You may have heard about “seeing” and “looking for” distances at the horse jumps. The problem with this approach is that it only deals with what occurs in the immediate vicinity of the jump. Much more important than the takeoff stride at the jump are all the strides that come before it, through the corner, and from the landing of the previous horse jump. After all, jumping is just flatwork with sticks in the way.
Rhythm and Balance for Better Horse Jump Takeoffs
The quality of the canter is defined by two components: rhythm and balance. Balance is created through half-halts no matter what speed the canter is. Because horses naturally carry 60 percent of their weight on the forehand and 40 percent on the hind end, it is our job as riders to shift 20 percent of that weight to put 60 percent on the hind end and 40 percent on the front end.
Balance of the canter can certainly have an effect on the rhythm of the canter: a horse that has more of his weight on the forehand will naturally gain momentum and get faster and faster with a longer and longer stride through no fault of his own—it’s just physics.
The rhythm you choose depends on the horse, jump height, and questions being asked on course. For example, the rhythm for a cross-rail or 2′ course will be slower than the one used for a 3′ to 3’6″ course. Horses or ponies that are less athletic will likely need a slightly faster rhythm to jump 2’6″ to 2’9″ than horses that are more athletic.
Try This Exercise
As mentioned earlier, another element of creating the takeoff stride is the track. For all hunters and lower-level equitation, the best track is the one that, upon landing, follows the arena fence until you can easily see a straight, perpendicular approach to the middle of the next jump.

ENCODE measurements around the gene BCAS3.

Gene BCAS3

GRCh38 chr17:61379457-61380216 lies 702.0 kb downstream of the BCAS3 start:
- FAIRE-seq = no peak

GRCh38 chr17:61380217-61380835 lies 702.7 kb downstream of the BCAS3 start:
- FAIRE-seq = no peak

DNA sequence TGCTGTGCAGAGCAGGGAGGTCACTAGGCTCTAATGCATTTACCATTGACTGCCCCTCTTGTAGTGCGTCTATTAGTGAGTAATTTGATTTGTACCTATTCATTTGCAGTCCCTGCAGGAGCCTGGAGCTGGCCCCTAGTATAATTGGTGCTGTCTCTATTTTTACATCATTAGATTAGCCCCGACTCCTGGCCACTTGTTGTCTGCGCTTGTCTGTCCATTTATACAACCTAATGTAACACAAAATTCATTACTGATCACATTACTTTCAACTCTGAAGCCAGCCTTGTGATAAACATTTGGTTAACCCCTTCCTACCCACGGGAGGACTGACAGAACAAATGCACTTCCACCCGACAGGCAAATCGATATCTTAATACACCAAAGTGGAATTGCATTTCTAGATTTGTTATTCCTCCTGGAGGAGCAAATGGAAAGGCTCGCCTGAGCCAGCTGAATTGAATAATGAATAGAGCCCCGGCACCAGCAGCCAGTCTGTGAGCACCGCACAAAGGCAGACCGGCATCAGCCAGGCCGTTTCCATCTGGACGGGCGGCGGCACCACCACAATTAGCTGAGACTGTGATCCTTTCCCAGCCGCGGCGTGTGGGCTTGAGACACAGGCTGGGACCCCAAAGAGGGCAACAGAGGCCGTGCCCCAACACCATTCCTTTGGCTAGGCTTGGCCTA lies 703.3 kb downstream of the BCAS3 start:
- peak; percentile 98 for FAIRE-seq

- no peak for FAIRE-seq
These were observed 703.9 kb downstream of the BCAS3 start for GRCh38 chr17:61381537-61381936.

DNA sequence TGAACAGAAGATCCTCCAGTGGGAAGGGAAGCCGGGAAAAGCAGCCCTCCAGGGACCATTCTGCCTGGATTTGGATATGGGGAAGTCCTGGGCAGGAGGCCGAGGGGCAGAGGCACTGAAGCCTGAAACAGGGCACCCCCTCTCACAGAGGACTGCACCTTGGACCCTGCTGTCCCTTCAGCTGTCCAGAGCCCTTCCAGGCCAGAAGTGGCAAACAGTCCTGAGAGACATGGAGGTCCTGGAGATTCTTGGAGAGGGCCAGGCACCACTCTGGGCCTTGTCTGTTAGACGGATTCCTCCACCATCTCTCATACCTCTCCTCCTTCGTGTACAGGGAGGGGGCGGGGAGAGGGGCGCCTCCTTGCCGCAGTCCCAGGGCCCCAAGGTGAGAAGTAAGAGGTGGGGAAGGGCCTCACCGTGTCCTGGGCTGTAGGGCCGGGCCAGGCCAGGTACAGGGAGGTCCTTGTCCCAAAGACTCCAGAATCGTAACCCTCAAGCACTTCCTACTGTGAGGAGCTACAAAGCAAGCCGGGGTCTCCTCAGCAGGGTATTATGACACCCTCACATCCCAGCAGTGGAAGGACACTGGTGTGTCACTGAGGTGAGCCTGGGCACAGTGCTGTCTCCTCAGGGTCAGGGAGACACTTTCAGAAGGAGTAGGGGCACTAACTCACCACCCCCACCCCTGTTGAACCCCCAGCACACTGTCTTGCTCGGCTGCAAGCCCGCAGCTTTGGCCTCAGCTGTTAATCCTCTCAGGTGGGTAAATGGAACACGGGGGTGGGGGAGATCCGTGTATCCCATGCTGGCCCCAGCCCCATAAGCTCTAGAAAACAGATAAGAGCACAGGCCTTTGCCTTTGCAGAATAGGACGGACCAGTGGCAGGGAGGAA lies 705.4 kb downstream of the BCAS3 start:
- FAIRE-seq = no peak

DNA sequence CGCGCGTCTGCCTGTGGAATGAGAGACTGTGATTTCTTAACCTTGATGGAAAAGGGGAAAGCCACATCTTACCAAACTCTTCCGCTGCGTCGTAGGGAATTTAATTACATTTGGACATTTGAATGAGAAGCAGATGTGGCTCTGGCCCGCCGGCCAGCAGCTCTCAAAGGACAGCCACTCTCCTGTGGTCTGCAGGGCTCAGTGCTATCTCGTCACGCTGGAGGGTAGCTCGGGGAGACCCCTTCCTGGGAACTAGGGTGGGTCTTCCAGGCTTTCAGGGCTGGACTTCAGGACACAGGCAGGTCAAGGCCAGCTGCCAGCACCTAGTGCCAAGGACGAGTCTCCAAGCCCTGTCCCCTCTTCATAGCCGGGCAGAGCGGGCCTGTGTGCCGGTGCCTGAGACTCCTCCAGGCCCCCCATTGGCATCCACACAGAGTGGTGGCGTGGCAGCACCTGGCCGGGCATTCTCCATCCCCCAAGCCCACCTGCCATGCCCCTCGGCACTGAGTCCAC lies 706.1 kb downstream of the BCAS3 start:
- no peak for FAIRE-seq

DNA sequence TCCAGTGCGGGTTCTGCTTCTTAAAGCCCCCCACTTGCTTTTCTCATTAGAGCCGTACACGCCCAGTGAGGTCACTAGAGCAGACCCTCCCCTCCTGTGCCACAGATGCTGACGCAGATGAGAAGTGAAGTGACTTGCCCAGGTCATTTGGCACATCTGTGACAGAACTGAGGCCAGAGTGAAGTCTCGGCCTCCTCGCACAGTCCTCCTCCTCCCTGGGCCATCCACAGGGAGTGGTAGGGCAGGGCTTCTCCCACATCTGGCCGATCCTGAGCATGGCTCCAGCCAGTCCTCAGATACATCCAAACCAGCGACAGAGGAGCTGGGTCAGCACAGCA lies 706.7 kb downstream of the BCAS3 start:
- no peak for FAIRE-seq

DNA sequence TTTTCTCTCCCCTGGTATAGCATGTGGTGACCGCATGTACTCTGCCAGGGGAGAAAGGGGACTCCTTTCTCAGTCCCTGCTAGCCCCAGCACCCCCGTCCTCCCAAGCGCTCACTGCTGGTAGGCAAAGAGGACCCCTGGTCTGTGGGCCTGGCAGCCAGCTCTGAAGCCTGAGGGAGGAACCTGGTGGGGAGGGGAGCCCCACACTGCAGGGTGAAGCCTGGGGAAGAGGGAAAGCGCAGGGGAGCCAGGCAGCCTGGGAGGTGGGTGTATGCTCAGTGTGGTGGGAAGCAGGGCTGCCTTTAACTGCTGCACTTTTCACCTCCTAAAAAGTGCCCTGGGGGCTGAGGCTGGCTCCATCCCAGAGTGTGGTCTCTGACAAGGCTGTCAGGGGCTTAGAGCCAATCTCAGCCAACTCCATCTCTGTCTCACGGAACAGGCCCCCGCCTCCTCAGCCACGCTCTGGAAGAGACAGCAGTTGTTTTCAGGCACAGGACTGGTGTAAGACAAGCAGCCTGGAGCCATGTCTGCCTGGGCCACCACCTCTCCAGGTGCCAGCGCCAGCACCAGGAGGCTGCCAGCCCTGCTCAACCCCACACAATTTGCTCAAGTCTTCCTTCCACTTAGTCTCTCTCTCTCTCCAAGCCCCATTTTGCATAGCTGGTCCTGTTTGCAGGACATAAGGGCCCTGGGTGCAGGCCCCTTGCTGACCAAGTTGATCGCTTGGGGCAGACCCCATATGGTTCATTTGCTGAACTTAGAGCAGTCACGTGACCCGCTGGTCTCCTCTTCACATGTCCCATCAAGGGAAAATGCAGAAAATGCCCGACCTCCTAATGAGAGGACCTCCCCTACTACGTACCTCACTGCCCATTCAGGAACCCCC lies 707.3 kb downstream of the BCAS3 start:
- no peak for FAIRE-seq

A great, low-impact way to practice the concepts of regulating track and quality of the canter is to set up two poles or small jumps in a bending line with 65 feet from center to center (see diagram).
Once you have warmed up, use an energetic rhythm to canter through the bending line, finding the track that perpendicularly intersects each pole at the center, counting your strides. The number of strides you just did in the line is what you should use as your “original number.”
Your next goal will be to do your original number plus one. Evaluate your track and quality of canter from the first time you rode the line, and think critically about which you will change in order to successfully add a stride. If you were very careful in your track, you likely won’t have much to change except a slower rhythm with more balancing half-halts.
The next task is to do your original number minus one stride. This can be done by riding each pole at an angle, eliminating the stride in the middle of the line previously used to turn.
Rhythm can be adjusted by speeding up the canter and increasing the length of stride, while a few well-timed balancing half-halts will ensure your horse is not barreling along on the forehand and dragging you through the exercise.
Once you have worked on the track and quality of the canter, understanding where your horse jump will take off becomes much easier. Because you are so in tune with your horse, each stride becomes very predictable.
Your horse will be much better able to deal with the jump in front of him when there is a straight, well-planned approach and a balanced, rhythmic canter. Because his weight is already shifted to his hind end, he will be more adjustable on the approach to the jump. He will also be more likely to push off with strength in his hindquarters and round his back, creating a better jumping effort.
Be sure to practice horse jumps evenly in both directions, noticing if one lead is more difficult than the other. The more you practice, the more you will understand how to use track, rhythm, and balance to benefit each horse you ride. And arriving at a workable takeoff spot will become easier and easier with this tried-and-true formula.